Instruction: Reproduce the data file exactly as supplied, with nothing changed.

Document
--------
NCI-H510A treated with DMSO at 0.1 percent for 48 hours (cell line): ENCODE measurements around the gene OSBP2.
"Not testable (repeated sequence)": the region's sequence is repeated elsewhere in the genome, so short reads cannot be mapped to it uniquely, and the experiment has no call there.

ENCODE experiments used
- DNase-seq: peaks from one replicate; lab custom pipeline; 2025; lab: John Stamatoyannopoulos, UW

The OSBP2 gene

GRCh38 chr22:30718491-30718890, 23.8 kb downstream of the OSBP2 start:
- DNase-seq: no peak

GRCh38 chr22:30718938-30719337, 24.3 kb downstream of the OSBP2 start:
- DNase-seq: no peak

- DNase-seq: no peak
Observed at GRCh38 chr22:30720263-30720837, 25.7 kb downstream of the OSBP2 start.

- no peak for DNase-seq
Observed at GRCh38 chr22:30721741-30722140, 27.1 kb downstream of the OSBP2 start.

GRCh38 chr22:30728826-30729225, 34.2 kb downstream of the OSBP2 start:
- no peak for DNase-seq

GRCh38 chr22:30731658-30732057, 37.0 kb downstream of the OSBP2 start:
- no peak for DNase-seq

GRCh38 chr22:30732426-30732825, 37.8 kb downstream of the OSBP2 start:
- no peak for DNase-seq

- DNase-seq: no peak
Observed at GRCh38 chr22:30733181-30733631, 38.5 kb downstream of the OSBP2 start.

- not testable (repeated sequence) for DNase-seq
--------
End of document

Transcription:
NCI-H510A treated with DMSO at 0.1 percent for 48 hours (cell line): ENCODE measurements around the gene OSBP2.
"Not testable (repeated sequence)": the region's sequence is repeated elsewhere in the genome, so short reads cannot be mapped to it uniquely, and the experiment has no call there.

ENCODE experiments used
- DNase-seq: peaks from one replicate; lab custom pipeline; 2025; lab: John Stamatoyannopoulos, UW

The OSBP2 gene

GRCh38 chr22:30718491-30718890, 23.8 kb downstream of the OSBP2 start:
- DNase-seq: no peak

GRCh38 chr22:30718938-30719337, 24.3 kb downstream of the OSBP2 start:
- DNase-seq: no peak

- DNase-seq: no peak
Observed at GRCh38 chr22:30720263-30720837, 25.7 kb downstream of the OSBP2 start.

- no peak for DNase-seq
Observed at GRCh38 chr22:30721741-30722140, 27.1 kb downstream of the OSBP2 start.

GRCh38 chr22:30728826-30729225, 34.2 kb downstream of the OSBP2 start:
- no peak for DNase-seq

GRCh38 chr22:30731658-30732057, 37.0 kb downstream of the OSBP2 start:
- no peak for DNase-seq

GRCh38 chr22:30732426-30732825, 37.8 kb downstream of the OSBP2 start:
- no peak for DNase-seq

- DNase-seq: no peak
Observed at GRCh38 chr22:30733181-30733631, 38.5 kb downstream of the OSBP2 start.

- not testable (repeated sequence) for DNase-seq